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Tuesday, August 04, 2009

Religious freedom versus equal opportinity

There shouldn't be a conflict, but people seem to be whipping it up. Hugh de Kretser states his case for equal opportunity at the expense of religious freedom to some degree, stating good intentions but missing the point, I think. There is a misunderstanding of what religion is, with secular mindsets looking at it as a private matter. Being spiritual or faith matters, they may well contend that they should not affect the real world. But that is not what religions is to Catholics. Faith is not faith if action does not match it. Religion is more than good words: it is about good deeds. When we send our kids to Catholic schools, not only should they hear about the Catholic faith, they should also see it in the community they are in. If we will hire as members of the community people whose lives contradict the faith we are imparting, how shall we explain that to our children? Will we stigmatize the employee and declare to our kids "oh he's living in sin" in order to remain honest while affirming our convictions? Or shall we bury our heads in the sand and let our kids interpret that as ambivalence about what is right and what is wrong? Removing the exemptions for hiring in religious communities puts us in an impossible situation. We shall either end up stigmatizing other- or non-believing employees or compromising the religious education of our children. Secularists will not understand, but religious education is at the core of the education we want for our kids.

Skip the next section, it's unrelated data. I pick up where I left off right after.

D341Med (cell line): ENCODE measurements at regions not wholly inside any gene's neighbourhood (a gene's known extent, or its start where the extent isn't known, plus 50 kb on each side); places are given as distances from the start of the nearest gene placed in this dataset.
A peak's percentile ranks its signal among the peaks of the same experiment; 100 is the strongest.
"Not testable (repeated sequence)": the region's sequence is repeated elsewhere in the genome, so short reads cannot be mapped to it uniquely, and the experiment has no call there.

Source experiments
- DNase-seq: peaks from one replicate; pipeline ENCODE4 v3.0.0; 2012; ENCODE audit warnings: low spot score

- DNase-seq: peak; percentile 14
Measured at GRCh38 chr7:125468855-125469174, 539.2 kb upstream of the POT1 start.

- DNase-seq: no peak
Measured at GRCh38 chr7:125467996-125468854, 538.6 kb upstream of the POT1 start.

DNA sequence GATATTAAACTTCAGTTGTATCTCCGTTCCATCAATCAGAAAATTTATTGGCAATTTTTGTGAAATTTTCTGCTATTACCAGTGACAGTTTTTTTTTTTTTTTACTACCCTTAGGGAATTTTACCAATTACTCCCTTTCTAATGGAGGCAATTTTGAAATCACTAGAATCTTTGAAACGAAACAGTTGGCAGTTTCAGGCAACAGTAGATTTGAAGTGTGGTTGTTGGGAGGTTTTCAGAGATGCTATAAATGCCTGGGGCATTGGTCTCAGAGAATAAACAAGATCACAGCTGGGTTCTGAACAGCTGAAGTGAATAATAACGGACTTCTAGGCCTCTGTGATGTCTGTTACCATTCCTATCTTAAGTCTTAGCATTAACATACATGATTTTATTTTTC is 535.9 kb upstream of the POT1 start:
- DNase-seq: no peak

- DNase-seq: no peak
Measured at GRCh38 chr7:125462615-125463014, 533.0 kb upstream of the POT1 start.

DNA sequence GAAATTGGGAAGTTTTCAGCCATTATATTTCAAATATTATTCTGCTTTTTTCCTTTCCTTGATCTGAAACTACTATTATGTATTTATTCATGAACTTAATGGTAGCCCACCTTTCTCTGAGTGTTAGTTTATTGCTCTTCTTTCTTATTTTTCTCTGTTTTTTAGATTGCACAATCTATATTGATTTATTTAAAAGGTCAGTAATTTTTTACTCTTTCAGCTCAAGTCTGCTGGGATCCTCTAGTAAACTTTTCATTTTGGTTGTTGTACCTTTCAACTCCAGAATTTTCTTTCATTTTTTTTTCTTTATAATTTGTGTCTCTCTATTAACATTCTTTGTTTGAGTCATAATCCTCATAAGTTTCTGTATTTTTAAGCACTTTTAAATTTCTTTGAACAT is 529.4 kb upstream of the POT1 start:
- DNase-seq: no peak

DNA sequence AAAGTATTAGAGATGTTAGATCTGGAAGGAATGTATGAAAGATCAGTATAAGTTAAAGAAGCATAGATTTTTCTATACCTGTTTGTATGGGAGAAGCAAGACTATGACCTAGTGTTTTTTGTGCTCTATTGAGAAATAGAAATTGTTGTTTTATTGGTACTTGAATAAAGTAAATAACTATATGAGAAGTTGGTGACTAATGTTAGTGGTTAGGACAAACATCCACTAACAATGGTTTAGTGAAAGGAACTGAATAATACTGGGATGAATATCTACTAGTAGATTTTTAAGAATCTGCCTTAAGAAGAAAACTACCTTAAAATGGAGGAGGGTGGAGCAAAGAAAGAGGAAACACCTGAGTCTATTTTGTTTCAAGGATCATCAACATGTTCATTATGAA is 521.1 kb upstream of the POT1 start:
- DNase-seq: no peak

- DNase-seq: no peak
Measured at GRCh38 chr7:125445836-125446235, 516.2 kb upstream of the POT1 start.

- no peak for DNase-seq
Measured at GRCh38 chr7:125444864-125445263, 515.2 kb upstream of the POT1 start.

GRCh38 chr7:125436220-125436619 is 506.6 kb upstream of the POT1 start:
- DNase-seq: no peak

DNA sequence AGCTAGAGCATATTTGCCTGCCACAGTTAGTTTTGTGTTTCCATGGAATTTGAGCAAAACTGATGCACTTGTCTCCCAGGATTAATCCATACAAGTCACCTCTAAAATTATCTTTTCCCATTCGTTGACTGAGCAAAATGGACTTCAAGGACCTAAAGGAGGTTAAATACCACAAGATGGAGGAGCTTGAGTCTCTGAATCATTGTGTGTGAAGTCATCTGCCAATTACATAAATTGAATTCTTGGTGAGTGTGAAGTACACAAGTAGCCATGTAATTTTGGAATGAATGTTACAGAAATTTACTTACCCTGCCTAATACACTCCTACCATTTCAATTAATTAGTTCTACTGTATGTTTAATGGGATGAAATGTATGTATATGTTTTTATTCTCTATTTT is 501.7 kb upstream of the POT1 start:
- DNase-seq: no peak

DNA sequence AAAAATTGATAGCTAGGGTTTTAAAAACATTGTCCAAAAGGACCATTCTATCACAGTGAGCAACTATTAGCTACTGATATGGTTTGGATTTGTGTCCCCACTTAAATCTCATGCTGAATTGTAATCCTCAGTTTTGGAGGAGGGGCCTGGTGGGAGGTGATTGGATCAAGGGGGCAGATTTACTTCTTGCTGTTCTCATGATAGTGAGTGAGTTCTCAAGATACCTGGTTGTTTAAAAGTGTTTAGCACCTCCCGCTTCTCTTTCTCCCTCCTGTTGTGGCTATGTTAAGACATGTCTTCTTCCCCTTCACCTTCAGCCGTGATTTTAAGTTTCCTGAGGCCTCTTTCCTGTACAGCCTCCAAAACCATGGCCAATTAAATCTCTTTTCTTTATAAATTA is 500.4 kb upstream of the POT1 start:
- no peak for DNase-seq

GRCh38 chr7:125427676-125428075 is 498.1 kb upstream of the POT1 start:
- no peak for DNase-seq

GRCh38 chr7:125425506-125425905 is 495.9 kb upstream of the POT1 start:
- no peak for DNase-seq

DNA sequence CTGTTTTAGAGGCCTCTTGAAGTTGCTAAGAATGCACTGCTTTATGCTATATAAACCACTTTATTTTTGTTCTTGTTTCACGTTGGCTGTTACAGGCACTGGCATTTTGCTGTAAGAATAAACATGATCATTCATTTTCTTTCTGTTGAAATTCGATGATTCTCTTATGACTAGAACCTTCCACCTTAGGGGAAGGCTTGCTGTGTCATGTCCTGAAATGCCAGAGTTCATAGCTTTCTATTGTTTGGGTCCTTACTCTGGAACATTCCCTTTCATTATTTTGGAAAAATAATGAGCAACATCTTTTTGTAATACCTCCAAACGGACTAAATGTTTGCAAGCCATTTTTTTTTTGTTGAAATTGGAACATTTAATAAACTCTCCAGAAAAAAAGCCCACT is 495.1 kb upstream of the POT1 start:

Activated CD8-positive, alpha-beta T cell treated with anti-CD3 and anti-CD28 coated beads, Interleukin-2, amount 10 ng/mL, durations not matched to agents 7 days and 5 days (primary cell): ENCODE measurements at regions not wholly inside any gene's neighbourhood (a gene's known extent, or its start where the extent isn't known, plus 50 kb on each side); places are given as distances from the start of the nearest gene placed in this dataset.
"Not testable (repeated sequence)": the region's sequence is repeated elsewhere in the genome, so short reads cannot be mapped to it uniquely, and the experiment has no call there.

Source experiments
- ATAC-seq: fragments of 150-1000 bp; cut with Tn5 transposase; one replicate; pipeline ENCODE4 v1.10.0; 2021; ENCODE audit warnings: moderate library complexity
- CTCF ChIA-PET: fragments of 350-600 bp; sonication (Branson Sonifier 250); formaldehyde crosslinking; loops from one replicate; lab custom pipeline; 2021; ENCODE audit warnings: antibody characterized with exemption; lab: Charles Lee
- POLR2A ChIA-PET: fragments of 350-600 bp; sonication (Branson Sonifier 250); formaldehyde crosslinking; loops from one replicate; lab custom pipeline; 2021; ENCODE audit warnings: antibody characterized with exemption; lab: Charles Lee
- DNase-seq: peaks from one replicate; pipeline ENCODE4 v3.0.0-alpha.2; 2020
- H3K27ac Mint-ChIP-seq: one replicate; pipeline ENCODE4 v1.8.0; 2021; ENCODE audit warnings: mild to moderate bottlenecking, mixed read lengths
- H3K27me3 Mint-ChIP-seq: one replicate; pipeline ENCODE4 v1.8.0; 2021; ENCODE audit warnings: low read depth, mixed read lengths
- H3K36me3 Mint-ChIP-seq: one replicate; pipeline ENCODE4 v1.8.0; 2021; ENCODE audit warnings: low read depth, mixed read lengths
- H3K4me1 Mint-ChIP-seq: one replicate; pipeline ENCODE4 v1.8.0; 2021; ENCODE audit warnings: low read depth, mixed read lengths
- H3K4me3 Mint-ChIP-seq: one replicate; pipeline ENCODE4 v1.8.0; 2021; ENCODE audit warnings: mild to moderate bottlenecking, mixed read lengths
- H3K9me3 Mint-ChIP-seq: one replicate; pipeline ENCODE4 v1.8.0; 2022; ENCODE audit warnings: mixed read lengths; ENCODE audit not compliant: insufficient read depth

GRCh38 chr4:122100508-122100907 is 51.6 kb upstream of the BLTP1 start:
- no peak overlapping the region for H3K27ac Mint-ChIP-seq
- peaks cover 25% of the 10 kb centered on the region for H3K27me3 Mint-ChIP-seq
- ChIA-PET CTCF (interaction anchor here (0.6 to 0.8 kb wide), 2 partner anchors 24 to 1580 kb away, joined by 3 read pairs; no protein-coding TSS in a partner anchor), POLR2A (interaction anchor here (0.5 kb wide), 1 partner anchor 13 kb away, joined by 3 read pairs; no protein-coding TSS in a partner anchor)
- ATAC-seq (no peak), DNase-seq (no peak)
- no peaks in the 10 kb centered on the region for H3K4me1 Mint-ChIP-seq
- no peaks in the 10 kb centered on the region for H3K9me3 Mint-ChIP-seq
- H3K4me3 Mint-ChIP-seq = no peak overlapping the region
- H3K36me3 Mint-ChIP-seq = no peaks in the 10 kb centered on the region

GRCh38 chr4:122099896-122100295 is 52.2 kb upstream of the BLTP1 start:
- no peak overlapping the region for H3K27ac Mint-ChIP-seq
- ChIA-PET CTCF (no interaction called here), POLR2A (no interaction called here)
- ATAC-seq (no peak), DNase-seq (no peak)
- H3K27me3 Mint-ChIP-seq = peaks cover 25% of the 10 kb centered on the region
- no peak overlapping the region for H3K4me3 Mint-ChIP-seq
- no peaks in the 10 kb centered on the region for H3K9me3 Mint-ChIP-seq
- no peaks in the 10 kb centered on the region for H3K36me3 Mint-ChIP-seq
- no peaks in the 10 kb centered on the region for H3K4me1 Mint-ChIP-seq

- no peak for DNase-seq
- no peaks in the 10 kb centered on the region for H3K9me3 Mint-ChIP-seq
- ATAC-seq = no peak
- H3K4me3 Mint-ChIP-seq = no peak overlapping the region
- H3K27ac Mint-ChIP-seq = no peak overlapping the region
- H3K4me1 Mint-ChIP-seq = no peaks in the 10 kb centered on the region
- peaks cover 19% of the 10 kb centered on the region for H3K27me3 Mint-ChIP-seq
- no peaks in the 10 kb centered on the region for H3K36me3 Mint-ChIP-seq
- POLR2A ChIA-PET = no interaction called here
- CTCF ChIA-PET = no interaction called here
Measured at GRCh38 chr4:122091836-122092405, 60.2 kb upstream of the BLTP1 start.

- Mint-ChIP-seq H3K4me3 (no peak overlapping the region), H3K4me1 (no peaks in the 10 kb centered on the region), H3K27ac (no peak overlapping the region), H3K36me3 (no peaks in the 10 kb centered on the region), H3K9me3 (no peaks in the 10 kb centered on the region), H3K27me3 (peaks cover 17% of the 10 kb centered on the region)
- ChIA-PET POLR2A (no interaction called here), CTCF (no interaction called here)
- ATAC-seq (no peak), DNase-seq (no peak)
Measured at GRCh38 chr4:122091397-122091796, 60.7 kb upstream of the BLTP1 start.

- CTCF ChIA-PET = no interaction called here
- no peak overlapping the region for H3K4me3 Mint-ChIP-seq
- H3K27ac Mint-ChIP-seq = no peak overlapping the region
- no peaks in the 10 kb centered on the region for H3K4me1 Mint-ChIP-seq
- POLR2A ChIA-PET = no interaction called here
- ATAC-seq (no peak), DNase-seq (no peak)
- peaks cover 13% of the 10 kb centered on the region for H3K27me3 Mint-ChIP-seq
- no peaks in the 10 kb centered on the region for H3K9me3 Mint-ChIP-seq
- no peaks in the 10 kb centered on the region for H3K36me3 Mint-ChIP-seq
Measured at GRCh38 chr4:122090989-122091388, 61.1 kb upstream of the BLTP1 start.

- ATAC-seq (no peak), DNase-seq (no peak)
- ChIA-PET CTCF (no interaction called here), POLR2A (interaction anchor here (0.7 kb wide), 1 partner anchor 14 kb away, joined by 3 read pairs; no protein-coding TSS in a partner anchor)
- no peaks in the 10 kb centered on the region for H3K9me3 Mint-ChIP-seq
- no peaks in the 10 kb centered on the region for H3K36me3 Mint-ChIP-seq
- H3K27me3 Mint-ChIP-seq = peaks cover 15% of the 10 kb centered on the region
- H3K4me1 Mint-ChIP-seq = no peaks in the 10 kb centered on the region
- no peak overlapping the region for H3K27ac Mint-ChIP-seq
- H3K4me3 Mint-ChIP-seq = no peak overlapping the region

It is reasonable to allow discriminatory hiring on religious grounds, just as it would be in a for-profit organization to do the same in order to protect its interests. In a recent scandal, a TV network took out a popular media personality because a stunt he pulled on-air would compromise the family-friendly perception of one of their most popular shows. How is this reasonable and that of religious groups unreasonable? The only difference is that their interests are distinct: one is sbout profit while the other is about eternal happiness. Perhaps it isn't discriminatory hiring that bugs the secular-minded, but religion itself.

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